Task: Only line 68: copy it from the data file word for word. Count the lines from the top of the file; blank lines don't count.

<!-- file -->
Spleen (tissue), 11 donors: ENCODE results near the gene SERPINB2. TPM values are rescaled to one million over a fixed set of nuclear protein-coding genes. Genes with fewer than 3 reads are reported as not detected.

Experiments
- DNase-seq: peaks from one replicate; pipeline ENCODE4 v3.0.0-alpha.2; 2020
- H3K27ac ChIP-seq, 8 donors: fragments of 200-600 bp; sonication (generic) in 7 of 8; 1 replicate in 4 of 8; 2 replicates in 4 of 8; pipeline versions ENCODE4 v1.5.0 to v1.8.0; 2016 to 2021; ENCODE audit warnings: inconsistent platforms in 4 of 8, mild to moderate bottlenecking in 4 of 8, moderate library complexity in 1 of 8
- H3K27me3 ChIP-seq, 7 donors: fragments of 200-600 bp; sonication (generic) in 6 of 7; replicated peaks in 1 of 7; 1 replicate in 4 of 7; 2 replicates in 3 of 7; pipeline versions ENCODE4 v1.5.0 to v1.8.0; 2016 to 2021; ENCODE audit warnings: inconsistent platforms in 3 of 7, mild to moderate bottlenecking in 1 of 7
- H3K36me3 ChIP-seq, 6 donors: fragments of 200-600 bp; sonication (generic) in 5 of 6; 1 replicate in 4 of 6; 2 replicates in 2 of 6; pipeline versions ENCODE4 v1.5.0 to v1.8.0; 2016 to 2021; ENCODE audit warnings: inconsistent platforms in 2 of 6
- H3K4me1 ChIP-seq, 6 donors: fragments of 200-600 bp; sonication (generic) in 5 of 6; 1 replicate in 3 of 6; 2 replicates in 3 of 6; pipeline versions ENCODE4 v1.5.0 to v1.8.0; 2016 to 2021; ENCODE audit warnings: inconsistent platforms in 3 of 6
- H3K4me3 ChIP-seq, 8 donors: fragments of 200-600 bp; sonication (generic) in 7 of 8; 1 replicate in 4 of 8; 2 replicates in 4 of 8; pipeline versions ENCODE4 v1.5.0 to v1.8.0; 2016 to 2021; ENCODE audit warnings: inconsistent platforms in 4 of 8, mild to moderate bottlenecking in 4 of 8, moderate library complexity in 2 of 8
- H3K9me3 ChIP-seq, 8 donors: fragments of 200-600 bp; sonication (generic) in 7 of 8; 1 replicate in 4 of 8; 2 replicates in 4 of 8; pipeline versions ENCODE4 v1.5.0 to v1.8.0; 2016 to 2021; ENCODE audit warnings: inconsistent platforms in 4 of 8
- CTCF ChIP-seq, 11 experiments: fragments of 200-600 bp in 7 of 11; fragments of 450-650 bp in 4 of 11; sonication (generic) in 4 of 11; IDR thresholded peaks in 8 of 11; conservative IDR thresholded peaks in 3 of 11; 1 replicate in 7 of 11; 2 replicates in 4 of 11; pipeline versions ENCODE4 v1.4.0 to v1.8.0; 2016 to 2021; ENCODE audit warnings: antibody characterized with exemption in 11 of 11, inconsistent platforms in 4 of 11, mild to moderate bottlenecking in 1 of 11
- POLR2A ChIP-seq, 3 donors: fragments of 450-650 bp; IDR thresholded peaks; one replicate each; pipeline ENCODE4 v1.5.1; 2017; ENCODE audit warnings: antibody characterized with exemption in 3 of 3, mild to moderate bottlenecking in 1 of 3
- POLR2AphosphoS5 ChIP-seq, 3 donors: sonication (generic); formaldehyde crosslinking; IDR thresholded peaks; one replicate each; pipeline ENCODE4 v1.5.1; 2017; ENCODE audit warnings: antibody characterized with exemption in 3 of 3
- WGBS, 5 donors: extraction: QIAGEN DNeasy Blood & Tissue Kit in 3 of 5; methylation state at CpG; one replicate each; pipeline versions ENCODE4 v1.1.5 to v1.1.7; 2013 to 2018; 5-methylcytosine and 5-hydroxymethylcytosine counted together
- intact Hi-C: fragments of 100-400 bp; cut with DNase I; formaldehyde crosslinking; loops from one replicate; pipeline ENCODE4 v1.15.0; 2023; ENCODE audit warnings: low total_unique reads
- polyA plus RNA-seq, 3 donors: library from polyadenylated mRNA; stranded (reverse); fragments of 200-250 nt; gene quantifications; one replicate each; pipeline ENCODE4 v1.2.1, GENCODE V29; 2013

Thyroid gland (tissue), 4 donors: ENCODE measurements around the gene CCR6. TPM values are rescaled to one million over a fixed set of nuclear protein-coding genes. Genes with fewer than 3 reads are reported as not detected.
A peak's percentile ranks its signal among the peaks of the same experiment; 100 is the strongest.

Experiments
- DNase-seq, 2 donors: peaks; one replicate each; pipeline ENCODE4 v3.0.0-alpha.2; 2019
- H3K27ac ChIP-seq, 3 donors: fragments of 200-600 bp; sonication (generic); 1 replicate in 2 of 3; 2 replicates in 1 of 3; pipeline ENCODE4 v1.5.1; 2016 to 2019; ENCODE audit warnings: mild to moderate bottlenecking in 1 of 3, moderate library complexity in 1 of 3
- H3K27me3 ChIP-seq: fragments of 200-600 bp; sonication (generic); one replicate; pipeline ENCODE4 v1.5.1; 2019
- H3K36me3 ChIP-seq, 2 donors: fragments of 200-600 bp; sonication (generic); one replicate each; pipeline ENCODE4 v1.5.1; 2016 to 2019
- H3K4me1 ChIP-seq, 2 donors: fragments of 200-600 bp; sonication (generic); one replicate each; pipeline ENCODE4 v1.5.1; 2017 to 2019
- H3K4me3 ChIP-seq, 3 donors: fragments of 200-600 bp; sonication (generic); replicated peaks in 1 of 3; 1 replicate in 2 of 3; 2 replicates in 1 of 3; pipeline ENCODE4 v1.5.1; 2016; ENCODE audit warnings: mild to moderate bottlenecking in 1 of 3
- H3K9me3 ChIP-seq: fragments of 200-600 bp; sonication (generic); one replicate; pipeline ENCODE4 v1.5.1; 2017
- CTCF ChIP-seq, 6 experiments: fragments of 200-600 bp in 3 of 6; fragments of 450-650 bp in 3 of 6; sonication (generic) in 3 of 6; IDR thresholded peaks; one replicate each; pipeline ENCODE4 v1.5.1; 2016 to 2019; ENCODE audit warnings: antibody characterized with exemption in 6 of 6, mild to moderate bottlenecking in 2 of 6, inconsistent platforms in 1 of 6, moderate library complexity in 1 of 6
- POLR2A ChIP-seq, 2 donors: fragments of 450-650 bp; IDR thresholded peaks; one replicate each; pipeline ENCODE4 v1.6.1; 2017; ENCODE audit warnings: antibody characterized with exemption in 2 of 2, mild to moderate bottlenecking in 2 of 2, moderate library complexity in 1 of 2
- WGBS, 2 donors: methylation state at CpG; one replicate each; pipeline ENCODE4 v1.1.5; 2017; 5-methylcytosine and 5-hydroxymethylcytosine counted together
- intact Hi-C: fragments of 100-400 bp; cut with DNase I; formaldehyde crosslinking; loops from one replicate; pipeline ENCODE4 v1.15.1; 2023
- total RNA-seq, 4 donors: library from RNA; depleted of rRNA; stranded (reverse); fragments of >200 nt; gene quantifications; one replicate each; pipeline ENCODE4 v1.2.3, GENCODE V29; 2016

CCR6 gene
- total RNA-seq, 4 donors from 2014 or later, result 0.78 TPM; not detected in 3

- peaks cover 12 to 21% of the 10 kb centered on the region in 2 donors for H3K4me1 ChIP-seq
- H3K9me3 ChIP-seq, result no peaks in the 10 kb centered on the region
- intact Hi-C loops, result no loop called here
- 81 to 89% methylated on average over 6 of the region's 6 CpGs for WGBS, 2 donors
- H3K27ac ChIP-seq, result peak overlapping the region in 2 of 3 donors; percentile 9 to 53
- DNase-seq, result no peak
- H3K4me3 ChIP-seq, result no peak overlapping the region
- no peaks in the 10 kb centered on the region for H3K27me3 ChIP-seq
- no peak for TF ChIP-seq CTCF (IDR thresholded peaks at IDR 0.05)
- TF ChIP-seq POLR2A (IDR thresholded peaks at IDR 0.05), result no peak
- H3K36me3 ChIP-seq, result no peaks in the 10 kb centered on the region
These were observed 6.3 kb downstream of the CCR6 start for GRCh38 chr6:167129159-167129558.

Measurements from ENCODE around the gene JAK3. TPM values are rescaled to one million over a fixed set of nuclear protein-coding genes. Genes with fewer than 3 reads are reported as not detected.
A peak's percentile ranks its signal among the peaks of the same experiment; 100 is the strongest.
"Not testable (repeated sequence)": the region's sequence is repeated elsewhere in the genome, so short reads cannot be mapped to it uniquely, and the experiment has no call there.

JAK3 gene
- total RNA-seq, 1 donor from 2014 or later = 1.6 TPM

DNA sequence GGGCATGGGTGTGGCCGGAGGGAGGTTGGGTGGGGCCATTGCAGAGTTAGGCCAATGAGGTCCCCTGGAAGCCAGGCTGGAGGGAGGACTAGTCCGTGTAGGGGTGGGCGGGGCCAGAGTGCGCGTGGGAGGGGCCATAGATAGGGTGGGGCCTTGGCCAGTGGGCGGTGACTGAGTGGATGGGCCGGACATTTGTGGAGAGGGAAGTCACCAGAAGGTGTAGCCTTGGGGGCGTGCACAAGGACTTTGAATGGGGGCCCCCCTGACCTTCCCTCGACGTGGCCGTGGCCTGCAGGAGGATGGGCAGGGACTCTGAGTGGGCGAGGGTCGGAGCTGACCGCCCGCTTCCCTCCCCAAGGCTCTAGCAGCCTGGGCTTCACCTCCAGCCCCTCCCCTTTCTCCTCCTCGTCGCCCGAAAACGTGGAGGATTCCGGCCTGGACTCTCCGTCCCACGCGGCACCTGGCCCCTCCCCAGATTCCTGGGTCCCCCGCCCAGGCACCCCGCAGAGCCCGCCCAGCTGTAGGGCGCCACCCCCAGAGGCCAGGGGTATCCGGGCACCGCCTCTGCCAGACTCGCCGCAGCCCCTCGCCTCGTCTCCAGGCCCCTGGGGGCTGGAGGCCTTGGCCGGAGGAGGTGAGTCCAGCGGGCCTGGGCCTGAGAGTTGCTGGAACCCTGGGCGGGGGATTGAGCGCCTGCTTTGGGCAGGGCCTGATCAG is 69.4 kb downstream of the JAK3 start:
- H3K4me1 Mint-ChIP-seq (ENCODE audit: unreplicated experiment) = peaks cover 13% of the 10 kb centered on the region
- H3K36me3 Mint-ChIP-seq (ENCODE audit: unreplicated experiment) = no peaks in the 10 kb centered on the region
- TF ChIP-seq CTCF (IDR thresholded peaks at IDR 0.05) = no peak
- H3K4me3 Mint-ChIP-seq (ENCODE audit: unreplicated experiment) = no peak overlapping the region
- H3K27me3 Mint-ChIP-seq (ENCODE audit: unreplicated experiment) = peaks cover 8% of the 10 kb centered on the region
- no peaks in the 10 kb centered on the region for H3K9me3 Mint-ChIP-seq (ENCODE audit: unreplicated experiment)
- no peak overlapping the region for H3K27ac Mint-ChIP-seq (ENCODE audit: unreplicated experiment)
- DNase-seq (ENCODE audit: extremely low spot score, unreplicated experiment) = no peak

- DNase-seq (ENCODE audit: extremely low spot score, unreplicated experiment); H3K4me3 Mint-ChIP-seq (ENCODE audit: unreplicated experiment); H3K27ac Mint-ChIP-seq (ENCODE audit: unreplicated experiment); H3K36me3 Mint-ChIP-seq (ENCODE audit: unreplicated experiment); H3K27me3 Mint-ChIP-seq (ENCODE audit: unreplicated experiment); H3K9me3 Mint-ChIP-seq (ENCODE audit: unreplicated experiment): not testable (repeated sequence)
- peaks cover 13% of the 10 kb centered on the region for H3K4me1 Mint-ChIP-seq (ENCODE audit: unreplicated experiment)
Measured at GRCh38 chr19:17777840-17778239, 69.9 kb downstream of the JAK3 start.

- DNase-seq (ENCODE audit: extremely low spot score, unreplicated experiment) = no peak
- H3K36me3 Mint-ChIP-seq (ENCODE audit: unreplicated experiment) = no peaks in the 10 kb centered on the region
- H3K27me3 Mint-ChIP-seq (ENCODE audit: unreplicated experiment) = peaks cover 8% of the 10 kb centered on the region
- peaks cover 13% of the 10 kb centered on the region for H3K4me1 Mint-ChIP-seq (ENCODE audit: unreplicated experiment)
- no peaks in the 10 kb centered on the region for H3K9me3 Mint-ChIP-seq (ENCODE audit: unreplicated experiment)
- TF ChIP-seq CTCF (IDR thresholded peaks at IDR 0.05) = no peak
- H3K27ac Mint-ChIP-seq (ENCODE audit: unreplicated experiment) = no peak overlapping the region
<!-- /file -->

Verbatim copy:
- H3K27ac Mint-ChIP-seq (ENCODE audit: unreplicated experiment) = no peak overlapping the region